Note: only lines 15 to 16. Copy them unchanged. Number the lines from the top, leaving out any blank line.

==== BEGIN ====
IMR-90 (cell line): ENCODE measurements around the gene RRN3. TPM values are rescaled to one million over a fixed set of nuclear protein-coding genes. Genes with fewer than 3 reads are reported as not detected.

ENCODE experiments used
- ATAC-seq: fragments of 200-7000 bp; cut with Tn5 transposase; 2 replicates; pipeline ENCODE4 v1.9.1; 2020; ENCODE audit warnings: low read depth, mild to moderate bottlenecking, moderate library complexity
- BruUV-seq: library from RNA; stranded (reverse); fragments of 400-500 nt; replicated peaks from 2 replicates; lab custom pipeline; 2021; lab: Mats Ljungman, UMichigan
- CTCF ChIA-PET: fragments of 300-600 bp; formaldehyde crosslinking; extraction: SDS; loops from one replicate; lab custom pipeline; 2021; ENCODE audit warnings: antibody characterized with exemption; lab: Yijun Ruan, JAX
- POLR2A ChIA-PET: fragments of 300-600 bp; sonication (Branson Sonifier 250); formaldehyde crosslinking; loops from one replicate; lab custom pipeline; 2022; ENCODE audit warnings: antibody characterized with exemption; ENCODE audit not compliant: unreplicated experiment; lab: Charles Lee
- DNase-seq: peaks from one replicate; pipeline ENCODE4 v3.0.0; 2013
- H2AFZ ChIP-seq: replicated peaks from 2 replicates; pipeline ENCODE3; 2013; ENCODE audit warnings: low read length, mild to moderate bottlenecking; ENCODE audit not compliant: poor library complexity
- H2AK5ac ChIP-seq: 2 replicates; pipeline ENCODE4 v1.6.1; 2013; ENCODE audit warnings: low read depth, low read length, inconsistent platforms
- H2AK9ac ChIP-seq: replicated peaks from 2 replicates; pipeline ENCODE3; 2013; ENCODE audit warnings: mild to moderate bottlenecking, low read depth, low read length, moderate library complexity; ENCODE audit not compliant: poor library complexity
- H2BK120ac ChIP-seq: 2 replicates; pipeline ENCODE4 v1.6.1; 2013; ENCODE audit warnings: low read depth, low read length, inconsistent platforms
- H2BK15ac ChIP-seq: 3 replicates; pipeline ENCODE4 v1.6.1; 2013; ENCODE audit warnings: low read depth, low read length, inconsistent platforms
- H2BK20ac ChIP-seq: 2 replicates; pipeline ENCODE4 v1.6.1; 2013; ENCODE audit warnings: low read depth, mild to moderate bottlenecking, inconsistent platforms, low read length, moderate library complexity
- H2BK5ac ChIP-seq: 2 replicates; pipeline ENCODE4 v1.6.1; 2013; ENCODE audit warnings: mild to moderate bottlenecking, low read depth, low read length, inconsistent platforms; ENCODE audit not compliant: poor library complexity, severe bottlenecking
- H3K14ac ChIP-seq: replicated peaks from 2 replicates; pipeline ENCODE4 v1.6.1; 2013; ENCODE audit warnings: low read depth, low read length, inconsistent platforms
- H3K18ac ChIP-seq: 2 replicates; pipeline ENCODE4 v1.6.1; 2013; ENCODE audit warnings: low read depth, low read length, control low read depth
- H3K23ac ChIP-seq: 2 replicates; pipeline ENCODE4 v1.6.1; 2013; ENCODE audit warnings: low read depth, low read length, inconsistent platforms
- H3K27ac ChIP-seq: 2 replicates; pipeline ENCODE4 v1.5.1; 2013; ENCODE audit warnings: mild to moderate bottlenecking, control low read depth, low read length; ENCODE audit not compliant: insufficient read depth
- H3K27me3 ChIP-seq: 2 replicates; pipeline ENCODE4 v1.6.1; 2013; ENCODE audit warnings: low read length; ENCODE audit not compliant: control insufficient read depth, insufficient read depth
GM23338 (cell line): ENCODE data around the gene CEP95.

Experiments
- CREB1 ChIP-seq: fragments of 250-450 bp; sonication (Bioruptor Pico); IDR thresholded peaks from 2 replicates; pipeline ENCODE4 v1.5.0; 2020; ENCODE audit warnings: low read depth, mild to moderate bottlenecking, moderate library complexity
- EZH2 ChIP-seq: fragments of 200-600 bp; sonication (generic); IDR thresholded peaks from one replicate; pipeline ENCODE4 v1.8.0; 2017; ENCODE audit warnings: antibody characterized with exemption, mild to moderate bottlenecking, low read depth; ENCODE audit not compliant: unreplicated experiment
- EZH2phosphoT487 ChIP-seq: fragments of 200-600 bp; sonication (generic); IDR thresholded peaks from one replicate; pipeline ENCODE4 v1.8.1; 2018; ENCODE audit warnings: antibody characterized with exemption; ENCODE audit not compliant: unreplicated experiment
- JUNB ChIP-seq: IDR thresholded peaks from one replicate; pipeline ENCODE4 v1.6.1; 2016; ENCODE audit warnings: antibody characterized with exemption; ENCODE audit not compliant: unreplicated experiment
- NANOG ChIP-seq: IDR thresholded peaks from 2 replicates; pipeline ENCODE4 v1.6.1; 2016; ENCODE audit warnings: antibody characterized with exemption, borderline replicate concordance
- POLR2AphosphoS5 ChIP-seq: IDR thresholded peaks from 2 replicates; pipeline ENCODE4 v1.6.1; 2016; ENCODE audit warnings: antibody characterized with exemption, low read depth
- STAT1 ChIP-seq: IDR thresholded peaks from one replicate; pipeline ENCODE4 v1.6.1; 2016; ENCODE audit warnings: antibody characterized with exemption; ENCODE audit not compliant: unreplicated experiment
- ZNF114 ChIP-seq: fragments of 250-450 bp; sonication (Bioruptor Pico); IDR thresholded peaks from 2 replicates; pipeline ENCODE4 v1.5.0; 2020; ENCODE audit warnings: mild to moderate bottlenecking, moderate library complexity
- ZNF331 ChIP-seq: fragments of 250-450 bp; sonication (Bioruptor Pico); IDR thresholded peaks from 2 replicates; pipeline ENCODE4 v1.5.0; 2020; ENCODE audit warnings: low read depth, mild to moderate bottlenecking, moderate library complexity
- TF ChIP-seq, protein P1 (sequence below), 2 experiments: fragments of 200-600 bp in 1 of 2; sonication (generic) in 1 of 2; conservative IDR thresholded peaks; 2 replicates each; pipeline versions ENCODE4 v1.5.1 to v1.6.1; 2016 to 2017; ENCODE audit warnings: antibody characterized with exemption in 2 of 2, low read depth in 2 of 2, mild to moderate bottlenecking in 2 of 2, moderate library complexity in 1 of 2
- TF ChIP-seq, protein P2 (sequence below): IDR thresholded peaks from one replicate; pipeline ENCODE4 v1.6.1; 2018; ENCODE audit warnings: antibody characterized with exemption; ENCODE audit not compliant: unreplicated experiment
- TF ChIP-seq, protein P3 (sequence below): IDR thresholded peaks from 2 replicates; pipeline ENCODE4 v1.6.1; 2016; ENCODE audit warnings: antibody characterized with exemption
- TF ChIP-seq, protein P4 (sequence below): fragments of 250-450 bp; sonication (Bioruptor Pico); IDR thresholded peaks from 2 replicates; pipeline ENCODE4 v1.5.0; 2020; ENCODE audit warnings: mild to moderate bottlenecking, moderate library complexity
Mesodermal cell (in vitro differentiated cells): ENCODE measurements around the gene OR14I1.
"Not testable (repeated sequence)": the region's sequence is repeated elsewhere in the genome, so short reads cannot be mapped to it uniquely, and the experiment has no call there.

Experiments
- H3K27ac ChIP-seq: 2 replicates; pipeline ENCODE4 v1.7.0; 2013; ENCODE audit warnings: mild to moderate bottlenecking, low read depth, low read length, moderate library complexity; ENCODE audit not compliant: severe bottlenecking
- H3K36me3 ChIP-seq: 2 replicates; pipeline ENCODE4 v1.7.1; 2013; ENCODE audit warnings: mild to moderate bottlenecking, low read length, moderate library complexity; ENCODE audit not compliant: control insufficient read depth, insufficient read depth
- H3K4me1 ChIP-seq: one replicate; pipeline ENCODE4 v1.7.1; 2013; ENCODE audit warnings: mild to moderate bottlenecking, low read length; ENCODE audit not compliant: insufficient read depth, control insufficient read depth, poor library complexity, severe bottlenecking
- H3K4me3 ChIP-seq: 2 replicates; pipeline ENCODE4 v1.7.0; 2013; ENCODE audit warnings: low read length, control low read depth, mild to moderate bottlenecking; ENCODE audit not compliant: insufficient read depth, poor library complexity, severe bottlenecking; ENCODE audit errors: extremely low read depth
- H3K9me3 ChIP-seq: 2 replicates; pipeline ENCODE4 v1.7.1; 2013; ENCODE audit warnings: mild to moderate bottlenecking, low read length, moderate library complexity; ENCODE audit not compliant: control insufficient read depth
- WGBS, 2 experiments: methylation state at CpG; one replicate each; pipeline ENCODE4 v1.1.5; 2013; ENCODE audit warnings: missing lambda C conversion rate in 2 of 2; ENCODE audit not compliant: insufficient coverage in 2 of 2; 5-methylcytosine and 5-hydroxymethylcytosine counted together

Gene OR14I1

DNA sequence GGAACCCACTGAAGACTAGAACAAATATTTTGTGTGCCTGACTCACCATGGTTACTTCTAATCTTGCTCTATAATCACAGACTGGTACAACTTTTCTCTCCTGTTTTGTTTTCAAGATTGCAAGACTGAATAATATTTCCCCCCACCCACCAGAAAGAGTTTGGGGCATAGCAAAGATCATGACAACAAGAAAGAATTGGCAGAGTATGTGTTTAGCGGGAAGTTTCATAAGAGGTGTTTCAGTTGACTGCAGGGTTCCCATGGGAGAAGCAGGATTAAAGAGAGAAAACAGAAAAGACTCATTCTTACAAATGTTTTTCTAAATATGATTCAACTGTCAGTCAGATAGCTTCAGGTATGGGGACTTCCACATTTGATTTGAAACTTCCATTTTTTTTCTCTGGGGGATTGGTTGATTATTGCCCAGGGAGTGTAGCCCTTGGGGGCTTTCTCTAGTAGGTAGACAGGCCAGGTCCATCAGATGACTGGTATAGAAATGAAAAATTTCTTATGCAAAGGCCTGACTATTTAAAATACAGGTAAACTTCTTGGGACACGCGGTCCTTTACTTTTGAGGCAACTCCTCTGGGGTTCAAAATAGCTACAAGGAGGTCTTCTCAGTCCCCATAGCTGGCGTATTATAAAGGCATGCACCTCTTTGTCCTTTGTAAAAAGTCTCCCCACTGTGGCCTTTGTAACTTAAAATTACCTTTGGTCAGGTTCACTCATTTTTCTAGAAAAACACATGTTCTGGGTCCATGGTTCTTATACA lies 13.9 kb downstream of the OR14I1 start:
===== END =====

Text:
- H3K14ac ChIP-seq: replicated peaks from 2 replicates; pipeline ENCODE4 v1.6.1; 2013; ENCODE audit warnings: low read depth, low read length, inconsistent platforms
- H3K18ac ChIP-seq: 2 replicates; pipeline ENCODE4 v1.6.1; 2013; ENCODE audit warnings: low read depth, low read length, control low read depth